The RAF Air Sea Rescue Service 1918-1986 (Kindle)
Between 1918 and 1986 the marine branch of the Royal Air Force provided rescue facilities, support and other services to this armed service. In its pre-1941 guise as the Air Sea Rescue service, the RAF had an inventory of over 200 motorboats, supported by float aircraft engaged in rescue, towing, refueling and servicing RAF aircraft. Amongst the many characters of this early period was none other than Lawrence of Arabia.
The Marine Craft Section itself came into existence in February 1941 as a direct result of the compelling need to retrieve downed pilots from the sea. Initially the craft were lightly armed, but as the chivalry between the British and the German rescue services deteriorated, the launches became heavily armed craft, not only capable of defence but also attack. They were supported by a wide variety of aircraft, including Lysanders and Walruses. The ASR was involved in Dieppe and D-Day and operated in the Mediterranean and the Far East. During the war years alone over 13,000 aircraft crew were saved by the ASR service, in addition to the many hundreds of other servicemen whose vessels had been hit by mines or had fallen prey to submarines
Jon Sutherland has written extensively on military history and warfare. Much of his previous work has concerned the American involvement in the European in World War I and the European theatre of World War II. Diane Canwell has written works on Crete and the Viking era and is much involved in the research for this book. Using an extensive network of former members of the service, the authors propose to intersperse the descriptive chapters with short first-person accounts of particular episodes throughout the service's history.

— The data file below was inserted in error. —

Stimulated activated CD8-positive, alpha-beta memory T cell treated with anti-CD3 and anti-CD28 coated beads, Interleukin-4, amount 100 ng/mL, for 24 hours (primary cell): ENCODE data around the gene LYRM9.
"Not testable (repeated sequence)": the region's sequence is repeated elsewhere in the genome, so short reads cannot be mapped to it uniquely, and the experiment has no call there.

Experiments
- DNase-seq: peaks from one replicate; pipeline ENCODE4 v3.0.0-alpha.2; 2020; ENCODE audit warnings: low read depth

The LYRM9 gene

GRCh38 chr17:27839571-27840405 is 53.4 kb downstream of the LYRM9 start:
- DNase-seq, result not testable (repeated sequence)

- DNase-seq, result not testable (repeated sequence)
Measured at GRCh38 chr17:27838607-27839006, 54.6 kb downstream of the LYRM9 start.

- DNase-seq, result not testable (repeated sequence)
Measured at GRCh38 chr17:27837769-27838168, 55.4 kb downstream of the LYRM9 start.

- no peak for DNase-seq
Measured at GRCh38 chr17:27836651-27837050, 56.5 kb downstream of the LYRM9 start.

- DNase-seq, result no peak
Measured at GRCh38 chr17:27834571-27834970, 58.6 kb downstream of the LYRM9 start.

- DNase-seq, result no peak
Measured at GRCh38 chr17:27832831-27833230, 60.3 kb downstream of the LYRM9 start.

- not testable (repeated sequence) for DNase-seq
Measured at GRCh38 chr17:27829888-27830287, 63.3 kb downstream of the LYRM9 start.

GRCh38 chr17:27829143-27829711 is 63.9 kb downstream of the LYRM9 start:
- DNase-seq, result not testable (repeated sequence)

I got this book because of its unusual subject and I was not disappointed.Amazon Customer, Richard Domoney-Saunders
This covers the origins and disbandment of an important branch of the RAF that rescued down airmen and returned them to service but it also covers the often overlooked cold War era. Written in a way that does not bog the reader down making it an enjoyable read and one you can see was a joy to write.
'...I commend the book as a very useful work of reference and an enjoyable read.'Ulster Aviation Society
The account is very well presented with many excellent photographs. Well worth reading.Nautical Magazine
This book is a treasure-trove of information about a service which most aircrew took for granted, but which supplied a life-saving back-up in times of distress. The depth of historical detail is surprising and covers the Air Sea Rescue Service Marine Branch from its inception up to its disbandment on 31st March 1986 when it was replaced by a mixture of helicopters, the RNLI, Royal Navy Ships and civilian vessels. It is a very readable book that should have a place on every aviation-lover's bookshelves.Intercom Winter